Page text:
17-Year-Old's Future Plans Are Up in the Air

By Brandenburg, Susan D. | The Florida Times Union, October 1, 2003 | Go to article overview

17-Year-Old's Future Plans Are Up in the Air


Brandenburg, Susan D., The Florida Times Union


Byline: Susan D. Brandenburg, Times-Union correspondent

Southsider Jonathan Clark took his first flight when he was 10 months old.

Born with billiary atresia, a severe liver disorder, he was transported by Lear Jet to Children's Medical Center in Dallas for a life-saving liver transplant.

Jonathan's a healthy, active 17-year-old Mandarin High School junior now.

"And he's never stopped flying," boasted his mother, Hester Clark.

"From the time he could talk, Jonathan begged to fly," remembers his dad, John Clark, executive director of the Jacksonville Airport Authority. "Every toy turned into an airplane. He would even make airplanes from paper clips."

At 9, Jonathan began taking flight lessons at Detroit Airport. Since the Clarks moved to Jacksonville in 1997, he has spent many hours in the air over Craig Airport in Arlington as a student of Sterling Flight Training.

"Jonathan's very good on the stick," said his instructor, Donald Doan. "He's a natural."

Last summer, Jonathan soloed for the first time at the Summer Flight Academy in Houston sponsored by the Black Pilots of America, an organization dedicated to training African-Americans in various types of aviation employment. The group's chapters, such as the Atlanta Raptors, Memphis Blackhawks and Bronze Eagles of Texas, are made up of commercial airline pilots and other aviation professionals who volunteer their expertise at the Summer Flight Academy.

In September, Jonathan completed his first Jacksonville solo flight at Sterling Flight Center.

Although Jonathan's father was an air traffic controller in the U.S. Air Force and has been employed in the field of aviation ever since, it was his mother who found the BPA Web site while surfing the Internet for aviation camps for her son.

"There was a similar camp at Embry Riddle University in Daytona," said Hester Clark, "but Jonathan liked the idea of flying to Houston. …

The rest of this article is only available to active members of Questia

Already a member? Log in now.

Notes for this article

Add a new note
If you are trying to select text to create highlights or citations, remember that you must now click or tap on the first word, and then click or tap on the last word.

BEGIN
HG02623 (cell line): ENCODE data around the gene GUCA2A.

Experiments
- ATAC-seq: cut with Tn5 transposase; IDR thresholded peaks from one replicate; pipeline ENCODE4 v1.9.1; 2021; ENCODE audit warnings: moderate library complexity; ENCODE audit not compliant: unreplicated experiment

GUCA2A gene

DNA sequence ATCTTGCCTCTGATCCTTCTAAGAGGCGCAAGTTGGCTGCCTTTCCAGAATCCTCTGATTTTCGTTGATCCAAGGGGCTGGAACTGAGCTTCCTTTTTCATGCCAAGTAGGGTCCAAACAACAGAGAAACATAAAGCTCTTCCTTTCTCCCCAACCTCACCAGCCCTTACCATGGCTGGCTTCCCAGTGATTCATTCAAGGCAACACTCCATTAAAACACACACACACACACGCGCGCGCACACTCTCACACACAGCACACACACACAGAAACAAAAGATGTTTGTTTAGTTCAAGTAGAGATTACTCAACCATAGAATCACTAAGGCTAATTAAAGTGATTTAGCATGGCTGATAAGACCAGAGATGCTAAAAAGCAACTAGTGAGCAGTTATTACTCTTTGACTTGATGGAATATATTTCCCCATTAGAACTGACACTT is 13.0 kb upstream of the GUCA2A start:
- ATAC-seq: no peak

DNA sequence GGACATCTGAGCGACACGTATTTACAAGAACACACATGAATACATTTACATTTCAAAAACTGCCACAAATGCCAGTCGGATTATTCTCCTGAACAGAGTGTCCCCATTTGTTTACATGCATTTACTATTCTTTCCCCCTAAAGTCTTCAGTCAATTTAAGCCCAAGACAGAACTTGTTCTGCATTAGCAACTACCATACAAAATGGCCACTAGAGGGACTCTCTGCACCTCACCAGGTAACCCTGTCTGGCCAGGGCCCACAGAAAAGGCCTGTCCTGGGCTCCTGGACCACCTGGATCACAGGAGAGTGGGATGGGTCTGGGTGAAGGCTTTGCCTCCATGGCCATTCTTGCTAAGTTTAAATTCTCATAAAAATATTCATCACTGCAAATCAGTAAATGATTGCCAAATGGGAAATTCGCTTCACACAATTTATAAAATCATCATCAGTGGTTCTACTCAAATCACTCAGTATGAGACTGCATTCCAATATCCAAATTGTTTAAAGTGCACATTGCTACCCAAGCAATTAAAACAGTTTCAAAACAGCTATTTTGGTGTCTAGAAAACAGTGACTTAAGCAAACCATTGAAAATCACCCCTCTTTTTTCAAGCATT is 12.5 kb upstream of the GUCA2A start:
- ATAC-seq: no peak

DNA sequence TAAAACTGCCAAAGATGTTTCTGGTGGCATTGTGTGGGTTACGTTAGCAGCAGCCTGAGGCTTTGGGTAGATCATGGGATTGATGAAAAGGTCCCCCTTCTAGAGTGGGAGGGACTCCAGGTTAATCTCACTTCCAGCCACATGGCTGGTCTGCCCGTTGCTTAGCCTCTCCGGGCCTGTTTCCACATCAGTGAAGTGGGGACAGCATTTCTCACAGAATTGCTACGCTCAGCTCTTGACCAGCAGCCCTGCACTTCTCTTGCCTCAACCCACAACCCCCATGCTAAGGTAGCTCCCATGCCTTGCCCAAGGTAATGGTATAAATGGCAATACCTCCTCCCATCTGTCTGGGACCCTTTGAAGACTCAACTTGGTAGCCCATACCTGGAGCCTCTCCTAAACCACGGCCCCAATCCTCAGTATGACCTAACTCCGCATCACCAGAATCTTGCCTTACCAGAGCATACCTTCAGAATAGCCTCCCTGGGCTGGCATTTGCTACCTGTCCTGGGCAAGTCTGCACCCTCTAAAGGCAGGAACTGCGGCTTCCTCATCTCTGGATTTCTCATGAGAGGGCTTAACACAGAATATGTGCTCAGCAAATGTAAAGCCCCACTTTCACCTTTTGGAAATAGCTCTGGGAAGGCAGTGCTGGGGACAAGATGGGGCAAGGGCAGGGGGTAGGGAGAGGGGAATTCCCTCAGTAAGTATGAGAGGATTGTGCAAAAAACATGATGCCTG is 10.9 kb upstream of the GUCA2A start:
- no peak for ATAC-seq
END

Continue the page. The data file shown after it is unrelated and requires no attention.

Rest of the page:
One moment ...
Default project is now your active project.
Project items
Notes
Cite this article

Cited article

Style
Citations are available only to our active members.
Buy instant access to cite pages or passages in MLA 8, MLA 7, APA and Chicago citation styles.

(Einhorn, 1992, p. 25)

(Einhorn 25)

(Einhorn 25)

1. Lois J. Einhorn, Abraham Lincoln, the Orator: Penetrating the Lincoln Legend (Westport, CT: Greenwood Press, 1992), 25, http://www.questia.com/read/27419298.

Note: primary sources have slightly different requirements for citation. Please see these guidelines for more information.

Cited article

17-Year-Old's Future Plans Are Up in the Air
Settings

Settings

Typeface
Text size Smaller Larger Reset View mode
Search within

Search within this article

Look up

Look up a word

  • Dictionary
  • Thesaurus
Please submit a word or phrase above.
Print this page

Print this page

Why can't I print more than one page at a time?

Help
Full screen
Items saved from this article
  • Highlights & Notes
  • Citations
Some of your highlights are legacy items.

Highlights saved before July 30, 2012 will not be displayed on their respective source pages.

You can easily re-create the highlights by opening the book page or article, selecting the text, and clicking “Highlight.”

matching results for page

    Questia reader help

    How to highlight and cite specific passages

    1. Click or tap the first word you want to select.
    2. Click or tap the last word you want to select, and you’ll see everything in between get selected.
    3. You’ll then get a menu of options like creating a highlight or a citation from that passage of text.

    OK, got it!

    Cited passage

    Style
    Citations are available only to our active members.
    Buy instant access to cite pages or passages in MLA 8, MLA 7, APA and Chicago citation styles.

    "Portraying himself as an honest, ordinary person helped Lincoln identify with his audiences." (Einhorn, 1992, p. 25).

    "Portraying himself as an honest, ordinary person helped Lincoln identify with his audiences." (Einhorn 25)

    "Portraying himself as an honest, ordinary person helped Lincoln identify with his audiences." (Einhorn 25)

    "Portraying himself as an honest, ordinary person helped Lincoln identify with his audiences."1

    1. Lois J. Einhorn, Abraham Lincoln, the Orator: Penetrating the Lincoln Legend (Westport, CT: Greenwood Press, 1992), 25, http://www.questia.com/read/27419298.

    Cited passage

    Thanks for trying Questia!

    Please continue trying out our research tools, but please note, full functionality is available only to our active members.

    Your work will be lost once you leave this Web page.

    Buy instant access to save your work.

    Already a member? Log in now.

    Search by... Author
    Show... All Results Primary Sources Peer-reviewed

    Oops!

    An unknown error has occurred. Please click the button below to reload the page. If the problem persists, please try again in a little while.